Posted in | Graphene

Swedish Researchers Increase the Capacity of Graphene to Store Electrical Charge

Researchers at Linkoping University, Sweden, studied graphene on silicon carbide. Photo: Karin Soderlund Leifler

Researchers at Linköping University in Sweden introduced defects into the perfect surface of graphene on silicon carbide in order to increase the material’s capacity to store electrical charge. A report on this has been featured in the scientific journal Electrochimica Acta. This report increases the understanding of how this ultrathin material can be used.

Graphene, the thinnest material ever produced, comprises of a single layer of carbon atoms. They produce a chicken-wire structure one atom thick, with exceptional properties. Besides being flexible, graphene is almost 200 times stronger than steel. Liquids and gases cannot pass through it even though it is transparent. Graphene is also considered to be an exceptional conductor of electricity. A number of ideas are available on how to use this nanomaterial, and research on the future use of this material is rapidly growing.

Graphene is fascinating, but extremely difficult to study.

Mikhail Vagin, Principal Research Engineer, Department of Science and Technology, Linköping University

One factor that makes understanding of the properties of graphene a difficult process refers to fact that graphene is known as an “anisotropic” material. This explains that its properties differ from those measured at the edges when they are measured on the plane surface of the carbon atom layer. The fact that graphene can be produced in several ways actually complicates the attempts to understand the behavior of graphene at the atomic level. The properties of graphene in small flakes, which have several edges, vary in a number of ways from those of graphene developed as sheets with an area around 1 cm2.

The researchers who executed the study used graphene produced on a crystal of silicon carbide by a method created at Linköping University. Silicon atoms on the surface travel to the vapor phase leaving behind only the carbon atoms when silicon carbide is heated to 2000 °C. The high quality of the graphene layer and its innate inertness prevent the graphene from reacting easily with its surroundings, while applications mostly depend on controlled interaction between material and the surroundings, such as gas molecules. Researchers in the field are constantly discussing the possibility of activating the graphene on the flat surface or whether it is actually essential to have edges. The researchers from LiU have examined what happens when defects in the surface are launched in a controlled manner, and this has improved their understanding of how the properties of graphene are linked to its structure.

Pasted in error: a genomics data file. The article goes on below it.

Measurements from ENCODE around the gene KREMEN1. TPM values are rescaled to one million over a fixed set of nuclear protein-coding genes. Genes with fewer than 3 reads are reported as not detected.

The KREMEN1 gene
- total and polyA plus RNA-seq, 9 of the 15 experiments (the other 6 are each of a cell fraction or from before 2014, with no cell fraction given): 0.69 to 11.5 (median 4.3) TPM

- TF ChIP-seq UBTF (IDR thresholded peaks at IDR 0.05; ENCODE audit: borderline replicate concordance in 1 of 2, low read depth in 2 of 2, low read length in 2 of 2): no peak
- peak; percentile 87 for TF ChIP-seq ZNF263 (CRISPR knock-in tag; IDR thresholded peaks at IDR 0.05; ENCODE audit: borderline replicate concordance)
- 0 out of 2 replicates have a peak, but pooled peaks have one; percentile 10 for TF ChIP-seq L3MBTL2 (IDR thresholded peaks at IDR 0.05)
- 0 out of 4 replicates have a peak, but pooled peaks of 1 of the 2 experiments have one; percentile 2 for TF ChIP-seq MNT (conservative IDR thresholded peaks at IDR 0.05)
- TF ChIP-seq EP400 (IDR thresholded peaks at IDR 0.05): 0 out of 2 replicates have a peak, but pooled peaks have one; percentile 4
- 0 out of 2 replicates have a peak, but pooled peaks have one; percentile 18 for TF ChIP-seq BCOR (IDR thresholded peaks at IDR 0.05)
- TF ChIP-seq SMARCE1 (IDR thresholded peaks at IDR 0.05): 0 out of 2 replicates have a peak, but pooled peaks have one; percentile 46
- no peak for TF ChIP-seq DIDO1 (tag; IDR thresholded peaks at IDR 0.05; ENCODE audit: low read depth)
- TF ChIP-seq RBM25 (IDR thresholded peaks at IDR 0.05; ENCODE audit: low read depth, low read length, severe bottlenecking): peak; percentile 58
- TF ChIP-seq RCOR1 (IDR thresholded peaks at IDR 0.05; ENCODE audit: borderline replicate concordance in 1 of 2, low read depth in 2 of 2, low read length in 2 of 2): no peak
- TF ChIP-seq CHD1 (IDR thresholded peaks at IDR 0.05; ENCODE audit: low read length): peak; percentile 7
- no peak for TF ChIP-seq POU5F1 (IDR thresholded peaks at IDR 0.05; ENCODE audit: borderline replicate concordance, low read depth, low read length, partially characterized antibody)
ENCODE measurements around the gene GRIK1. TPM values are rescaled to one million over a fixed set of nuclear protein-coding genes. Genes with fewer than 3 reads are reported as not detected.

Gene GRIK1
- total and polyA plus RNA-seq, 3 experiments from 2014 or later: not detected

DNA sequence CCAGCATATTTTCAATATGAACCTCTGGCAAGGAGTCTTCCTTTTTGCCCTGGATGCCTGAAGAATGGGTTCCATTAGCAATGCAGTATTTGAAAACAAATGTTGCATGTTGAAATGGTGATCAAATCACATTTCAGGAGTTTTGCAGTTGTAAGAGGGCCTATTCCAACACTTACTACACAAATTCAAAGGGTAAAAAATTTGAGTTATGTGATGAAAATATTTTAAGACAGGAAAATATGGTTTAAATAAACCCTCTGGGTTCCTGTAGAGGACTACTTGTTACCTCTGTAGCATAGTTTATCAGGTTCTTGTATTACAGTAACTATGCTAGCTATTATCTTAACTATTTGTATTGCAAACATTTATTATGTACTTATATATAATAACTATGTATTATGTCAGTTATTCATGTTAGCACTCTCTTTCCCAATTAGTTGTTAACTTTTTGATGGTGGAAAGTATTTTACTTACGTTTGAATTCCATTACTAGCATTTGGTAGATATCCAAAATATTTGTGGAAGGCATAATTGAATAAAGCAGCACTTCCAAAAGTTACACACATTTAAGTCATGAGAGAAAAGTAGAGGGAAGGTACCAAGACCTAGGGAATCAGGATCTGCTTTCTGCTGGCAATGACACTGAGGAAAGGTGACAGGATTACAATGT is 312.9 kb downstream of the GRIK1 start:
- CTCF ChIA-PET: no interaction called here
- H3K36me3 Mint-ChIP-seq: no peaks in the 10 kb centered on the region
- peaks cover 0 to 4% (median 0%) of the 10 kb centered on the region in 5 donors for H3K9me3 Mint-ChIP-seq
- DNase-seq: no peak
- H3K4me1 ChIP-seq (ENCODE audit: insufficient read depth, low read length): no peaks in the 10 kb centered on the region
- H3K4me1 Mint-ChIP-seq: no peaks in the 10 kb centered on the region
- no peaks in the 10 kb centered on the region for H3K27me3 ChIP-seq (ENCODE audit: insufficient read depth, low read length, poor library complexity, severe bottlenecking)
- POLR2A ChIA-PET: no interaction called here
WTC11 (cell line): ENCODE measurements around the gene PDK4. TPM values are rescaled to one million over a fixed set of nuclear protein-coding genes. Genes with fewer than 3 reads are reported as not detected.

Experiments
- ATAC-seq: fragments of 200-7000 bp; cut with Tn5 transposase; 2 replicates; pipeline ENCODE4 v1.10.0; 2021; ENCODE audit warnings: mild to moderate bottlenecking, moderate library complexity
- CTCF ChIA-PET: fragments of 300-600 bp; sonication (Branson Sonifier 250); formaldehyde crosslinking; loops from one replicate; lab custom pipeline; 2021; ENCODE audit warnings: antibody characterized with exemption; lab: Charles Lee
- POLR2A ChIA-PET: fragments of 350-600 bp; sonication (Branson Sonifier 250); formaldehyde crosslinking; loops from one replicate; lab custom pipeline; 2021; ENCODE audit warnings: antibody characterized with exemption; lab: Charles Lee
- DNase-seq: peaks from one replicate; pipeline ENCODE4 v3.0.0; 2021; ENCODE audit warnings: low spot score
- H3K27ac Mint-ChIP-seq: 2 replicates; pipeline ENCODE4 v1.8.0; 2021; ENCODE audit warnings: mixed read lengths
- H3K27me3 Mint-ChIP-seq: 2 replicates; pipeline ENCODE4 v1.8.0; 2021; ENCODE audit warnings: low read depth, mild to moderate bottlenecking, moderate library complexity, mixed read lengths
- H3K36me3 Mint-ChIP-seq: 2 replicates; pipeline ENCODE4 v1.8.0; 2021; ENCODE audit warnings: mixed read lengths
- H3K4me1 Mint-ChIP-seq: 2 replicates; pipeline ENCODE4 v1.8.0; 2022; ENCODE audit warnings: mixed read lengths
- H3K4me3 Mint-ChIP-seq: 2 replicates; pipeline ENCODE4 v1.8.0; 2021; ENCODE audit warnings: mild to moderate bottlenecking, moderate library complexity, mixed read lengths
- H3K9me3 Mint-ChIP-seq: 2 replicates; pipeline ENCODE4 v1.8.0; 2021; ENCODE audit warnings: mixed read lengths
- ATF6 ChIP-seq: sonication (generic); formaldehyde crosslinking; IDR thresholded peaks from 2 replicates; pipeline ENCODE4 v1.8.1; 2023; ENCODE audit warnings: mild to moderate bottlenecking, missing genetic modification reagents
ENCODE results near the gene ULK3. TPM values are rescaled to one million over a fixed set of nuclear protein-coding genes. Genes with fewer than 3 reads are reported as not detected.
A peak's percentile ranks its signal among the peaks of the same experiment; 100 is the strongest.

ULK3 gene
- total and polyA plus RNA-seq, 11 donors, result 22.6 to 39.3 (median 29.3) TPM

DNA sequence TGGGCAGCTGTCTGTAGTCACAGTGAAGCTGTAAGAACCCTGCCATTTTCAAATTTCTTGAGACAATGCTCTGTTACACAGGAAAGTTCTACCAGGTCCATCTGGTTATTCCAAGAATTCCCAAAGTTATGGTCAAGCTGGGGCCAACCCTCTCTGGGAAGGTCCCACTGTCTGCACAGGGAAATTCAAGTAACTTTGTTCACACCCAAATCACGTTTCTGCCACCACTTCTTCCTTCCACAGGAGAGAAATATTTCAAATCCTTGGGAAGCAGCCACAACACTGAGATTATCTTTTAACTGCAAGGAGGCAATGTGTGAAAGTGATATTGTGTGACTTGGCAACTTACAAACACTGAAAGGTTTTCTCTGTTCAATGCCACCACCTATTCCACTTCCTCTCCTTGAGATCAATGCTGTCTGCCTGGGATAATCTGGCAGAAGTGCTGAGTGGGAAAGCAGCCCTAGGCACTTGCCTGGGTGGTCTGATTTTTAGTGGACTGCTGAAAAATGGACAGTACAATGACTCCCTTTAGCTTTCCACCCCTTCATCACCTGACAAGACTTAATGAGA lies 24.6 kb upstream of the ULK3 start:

An electrochemical process known as ‘anodising’ breaks down the graphene layer such that more edges are created. We measured the properties of anodised graphene and discovered that the capacity of the material to store electricity was quite high.

Mikhail Vagin, Principal Research Engineer, Department of Science and Technology, Linköping University

More work is required before using the new knowledge, and also to produce the same effect at a bigger scale. The scientists plan to follow up the research in a number of ways.

Graphene on silicon carbide can be made in larger areas than other types of graphene. If we can change the properties of the material in a controlled manner, it may be possible to tailor the surface for other functions. It may be possible, for example, to create a sensor that has its own built-in battery.

Mikael Syväjärvi, Chief Research Engineer, Department of Physics, Chemistry and Biology, Linköping University

The results were the outcome of a degree project carried out as a teamwork between Graphensic and researchers at Linköping University.

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